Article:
In article <35CEA9D3.AE38C855 at imcb.nus.edu.sg> mcbaet at MCBSGS1.IMCB.NUS.EDU.SG (Anthony Ting) writes:
> Is anyone aware of a program that translate a protein sequence into
>a nucleotide sequence given a specific codon usage table?
The "pip" program (also xpip) in the Staden Package can manage
this. It is option "27 = Back translate to dna". Be sure to type "d27"
rather than just "27", for the addition dialogue questions, or when
using xpip have the "execute with dialogue" button enabled. Eg:
? Menu or option number=m1
0 = List of menus
3 = Read a new sequence
4 = Redefine active region
5 = List a sequence
6 = List a text file
7 = Direct output to disk
8 = Write active region to disk
9 = Edit the sequence
17 = Short sequence search
18 = Compare a sequence
19 = Compare a sequence using a score matrix
27 = Back translate to dna
? Menu or option number=d27
Back translate to dna
? No codon preference (y/n) (y) = n
? Codon table file name=
I've included a copy of the help for the dialogue in this article.
Please also see the staden package web pages for more details (in my .sig).
Help on 'Back translate to dna' (option 27)
This routine back translates protein sequences into DNA using
the standard genetic code. The level of redundancy can be plotted
and the backtranslation saved to a file.
The translation can use either the IUB symbols shown below, or
a set of codon preferences. If a set of codon preferences are used
they must conform to the format of codon tables produced by the
nucleotide analysis program, and the back translation will contain
the favoured codons. If there is no favoured codon the IUB symbols
will be employed. The window length for plotting the redundancy is
The program will plot the redundancy along the sequence and
hence can be used to find the best sequences to use as primers. Note
that the program plots the inverse, and so the higher the plot the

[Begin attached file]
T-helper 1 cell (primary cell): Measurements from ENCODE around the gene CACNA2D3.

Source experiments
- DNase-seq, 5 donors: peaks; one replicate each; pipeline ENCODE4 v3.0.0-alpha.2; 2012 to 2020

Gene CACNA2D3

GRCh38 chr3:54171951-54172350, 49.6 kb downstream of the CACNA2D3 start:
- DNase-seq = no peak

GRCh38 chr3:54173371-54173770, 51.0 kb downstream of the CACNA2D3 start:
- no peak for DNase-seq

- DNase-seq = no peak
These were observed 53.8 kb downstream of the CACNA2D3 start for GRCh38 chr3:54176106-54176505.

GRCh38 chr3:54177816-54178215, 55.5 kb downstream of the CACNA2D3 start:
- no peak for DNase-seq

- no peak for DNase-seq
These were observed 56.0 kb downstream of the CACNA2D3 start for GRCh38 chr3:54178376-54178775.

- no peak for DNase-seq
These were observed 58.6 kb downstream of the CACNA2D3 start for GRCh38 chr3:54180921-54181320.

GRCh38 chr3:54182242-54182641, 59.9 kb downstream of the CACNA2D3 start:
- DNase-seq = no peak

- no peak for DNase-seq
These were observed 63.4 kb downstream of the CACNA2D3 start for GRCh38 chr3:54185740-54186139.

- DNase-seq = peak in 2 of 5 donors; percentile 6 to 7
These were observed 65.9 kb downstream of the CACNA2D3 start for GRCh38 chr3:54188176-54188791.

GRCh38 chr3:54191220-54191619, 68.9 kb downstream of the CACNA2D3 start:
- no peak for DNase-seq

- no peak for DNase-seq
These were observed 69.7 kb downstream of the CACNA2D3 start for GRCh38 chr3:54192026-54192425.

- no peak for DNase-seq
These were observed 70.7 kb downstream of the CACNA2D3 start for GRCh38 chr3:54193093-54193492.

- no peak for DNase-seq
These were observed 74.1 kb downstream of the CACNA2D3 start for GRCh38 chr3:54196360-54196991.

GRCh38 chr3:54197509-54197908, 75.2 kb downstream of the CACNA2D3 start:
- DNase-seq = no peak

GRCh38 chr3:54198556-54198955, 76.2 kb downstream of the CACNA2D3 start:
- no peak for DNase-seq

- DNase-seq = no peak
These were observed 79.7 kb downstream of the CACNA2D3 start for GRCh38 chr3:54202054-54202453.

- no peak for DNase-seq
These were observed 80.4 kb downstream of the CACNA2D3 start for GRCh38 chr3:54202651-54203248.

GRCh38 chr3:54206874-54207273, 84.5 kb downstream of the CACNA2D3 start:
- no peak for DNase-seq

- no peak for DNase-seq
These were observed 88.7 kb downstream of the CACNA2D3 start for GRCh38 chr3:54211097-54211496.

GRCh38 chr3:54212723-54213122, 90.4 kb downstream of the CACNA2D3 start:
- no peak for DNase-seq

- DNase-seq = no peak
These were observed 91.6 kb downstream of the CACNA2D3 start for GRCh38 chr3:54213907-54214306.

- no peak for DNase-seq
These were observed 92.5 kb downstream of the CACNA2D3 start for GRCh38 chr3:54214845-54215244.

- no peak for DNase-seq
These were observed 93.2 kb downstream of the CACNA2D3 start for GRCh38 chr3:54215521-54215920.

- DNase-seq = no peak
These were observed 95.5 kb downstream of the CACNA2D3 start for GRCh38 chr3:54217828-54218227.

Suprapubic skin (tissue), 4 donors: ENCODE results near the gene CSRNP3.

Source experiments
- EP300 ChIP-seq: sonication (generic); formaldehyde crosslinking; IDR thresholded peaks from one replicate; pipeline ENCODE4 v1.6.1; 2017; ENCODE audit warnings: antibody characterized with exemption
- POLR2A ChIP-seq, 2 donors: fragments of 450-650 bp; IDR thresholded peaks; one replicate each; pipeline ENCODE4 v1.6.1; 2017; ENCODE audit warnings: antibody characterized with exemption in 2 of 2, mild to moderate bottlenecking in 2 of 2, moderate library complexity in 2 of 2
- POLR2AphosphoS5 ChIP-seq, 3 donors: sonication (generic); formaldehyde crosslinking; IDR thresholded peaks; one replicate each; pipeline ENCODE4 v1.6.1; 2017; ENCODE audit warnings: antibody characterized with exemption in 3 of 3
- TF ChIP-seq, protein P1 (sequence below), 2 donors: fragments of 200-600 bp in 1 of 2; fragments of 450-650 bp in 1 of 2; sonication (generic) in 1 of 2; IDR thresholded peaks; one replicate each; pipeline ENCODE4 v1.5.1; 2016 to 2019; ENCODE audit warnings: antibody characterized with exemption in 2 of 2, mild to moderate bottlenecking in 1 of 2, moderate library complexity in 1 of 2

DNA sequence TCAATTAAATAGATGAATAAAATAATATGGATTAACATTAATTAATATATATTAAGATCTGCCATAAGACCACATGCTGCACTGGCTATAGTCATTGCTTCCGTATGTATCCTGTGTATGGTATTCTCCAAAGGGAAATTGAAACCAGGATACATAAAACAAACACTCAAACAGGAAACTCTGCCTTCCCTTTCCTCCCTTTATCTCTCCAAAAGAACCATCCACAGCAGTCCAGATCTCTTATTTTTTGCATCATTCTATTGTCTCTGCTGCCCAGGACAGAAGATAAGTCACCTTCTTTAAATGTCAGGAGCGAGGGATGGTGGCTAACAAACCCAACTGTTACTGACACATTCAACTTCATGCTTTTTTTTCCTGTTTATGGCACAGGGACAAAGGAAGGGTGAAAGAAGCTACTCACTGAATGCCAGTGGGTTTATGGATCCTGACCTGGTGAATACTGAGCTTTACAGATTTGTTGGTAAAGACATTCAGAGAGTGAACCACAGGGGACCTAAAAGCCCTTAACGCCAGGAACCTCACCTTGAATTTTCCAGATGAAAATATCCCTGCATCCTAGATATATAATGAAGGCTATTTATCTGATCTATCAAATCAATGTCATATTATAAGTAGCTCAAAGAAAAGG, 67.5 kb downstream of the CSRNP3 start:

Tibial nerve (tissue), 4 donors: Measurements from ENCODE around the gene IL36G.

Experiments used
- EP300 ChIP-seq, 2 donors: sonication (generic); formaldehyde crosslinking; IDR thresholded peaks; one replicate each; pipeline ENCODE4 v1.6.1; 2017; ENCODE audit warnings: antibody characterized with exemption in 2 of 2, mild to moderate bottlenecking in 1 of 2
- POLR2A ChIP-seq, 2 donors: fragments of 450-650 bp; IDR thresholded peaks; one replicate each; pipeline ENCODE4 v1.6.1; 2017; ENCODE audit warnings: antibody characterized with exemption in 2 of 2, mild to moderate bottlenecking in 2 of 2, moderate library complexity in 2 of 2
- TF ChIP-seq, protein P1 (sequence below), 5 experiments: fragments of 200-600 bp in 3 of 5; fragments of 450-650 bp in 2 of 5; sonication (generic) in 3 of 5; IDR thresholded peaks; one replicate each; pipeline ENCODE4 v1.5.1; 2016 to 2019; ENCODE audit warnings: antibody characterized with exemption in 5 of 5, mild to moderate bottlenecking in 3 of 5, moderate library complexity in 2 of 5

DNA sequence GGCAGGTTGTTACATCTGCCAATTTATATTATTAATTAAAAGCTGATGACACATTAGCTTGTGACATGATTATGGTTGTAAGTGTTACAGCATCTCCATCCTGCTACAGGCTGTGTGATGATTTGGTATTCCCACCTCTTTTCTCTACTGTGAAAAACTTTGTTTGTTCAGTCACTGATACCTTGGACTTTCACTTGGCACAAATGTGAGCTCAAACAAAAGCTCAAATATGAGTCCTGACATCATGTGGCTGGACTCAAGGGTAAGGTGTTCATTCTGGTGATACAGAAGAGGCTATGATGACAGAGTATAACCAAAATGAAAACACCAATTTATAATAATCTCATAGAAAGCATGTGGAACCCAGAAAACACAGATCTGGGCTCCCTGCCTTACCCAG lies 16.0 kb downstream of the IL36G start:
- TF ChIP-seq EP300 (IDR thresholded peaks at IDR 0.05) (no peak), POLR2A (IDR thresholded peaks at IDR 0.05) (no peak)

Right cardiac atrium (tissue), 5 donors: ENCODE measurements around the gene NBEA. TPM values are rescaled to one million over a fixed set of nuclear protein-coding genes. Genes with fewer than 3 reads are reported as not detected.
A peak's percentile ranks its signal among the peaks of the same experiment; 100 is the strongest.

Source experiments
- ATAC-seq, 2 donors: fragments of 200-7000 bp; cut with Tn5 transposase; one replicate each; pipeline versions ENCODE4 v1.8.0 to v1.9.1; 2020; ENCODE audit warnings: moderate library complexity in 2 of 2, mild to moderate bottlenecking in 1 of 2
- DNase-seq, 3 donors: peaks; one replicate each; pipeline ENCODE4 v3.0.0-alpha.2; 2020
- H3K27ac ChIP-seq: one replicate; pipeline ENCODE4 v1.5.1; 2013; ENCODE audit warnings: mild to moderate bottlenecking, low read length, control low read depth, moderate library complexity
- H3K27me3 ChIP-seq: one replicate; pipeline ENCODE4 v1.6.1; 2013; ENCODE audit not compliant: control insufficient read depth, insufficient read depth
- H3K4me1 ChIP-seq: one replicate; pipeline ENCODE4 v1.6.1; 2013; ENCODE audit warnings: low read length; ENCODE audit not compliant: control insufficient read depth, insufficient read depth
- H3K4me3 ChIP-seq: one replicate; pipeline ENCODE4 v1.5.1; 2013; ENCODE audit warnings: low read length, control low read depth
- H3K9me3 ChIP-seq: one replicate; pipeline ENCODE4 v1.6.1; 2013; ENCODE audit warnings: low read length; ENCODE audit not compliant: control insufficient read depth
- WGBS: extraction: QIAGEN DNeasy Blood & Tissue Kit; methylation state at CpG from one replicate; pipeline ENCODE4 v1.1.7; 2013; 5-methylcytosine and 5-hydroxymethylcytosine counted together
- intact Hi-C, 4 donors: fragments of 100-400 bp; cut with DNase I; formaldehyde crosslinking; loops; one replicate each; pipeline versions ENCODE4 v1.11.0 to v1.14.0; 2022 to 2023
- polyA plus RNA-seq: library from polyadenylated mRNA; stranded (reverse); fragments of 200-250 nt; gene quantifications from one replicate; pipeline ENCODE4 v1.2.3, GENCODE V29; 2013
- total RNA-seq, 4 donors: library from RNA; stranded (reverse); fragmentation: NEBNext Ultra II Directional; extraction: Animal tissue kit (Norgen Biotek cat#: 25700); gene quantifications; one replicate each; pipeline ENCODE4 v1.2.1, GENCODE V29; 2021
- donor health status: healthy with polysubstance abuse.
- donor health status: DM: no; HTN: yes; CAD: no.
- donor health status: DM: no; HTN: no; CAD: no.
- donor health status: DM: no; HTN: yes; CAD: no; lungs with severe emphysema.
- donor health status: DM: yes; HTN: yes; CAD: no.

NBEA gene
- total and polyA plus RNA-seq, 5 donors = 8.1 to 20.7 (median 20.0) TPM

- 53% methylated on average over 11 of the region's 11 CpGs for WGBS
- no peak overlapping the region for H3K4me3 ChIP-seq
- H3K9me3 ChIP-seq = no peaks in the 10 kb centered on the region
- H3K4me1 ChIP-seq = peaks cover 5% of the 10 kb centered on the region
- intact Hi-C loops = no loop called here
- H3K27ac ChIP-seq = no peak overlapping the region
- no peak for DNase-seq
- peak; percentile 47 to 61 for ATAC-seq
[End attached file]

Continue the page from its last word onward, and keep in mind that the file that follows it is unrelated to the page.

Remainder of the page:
LESS redundant the sequence. For primers look for peaks rather than
The DNA sequence can be saved to a file and analysed using the
nucleotide analysis program. Depending on the application it is
often useful to produce a back translation using both a table of
codon preferences and one using the IUB symbols. This is because the
restriction enzyme search program can distinguish between definite
and possible cuts in the sequence. These matches are what the
program terms "definite matches" and are ones in which the
specification of the recognition sequence corresponds exactly to
that of the back translation. The program will also find what it
terms "possible matches" which are ones that depend on the
particular codons chosen for each amino acid. These are sites at
which recognition sequences could be engineered to produce a cut in
the DNA without changing the amino acid, but which are not
necessarily found in the original sequence.
R (A,R) 'puRine'
Y (T,C) 'pYrimidine'
W (A,T) 'Weak'
S (C,G) 'Strong'
M (A,C) 'aMino'
K (G,T) 'Keto'
H (A,T,C) 'not G'
B (G,C,T) 'not A'
V (G,A,C) 'not T'
D (G,A,T) 'not C'
N (G,A,C,T) 'aNy'
James Bonfield (jkb at mrc-lmb.cam.ac.uk) Tel: 01223 402499 Fax: 01223 213556
Medical Research Council - Laboratory of Molecular Biology,
Hills Road, Cambridge, CB2 2QH, England.
Also see Staden Package WWW site at http://www.mrc-lmb.cam.ac.uk/pubseq/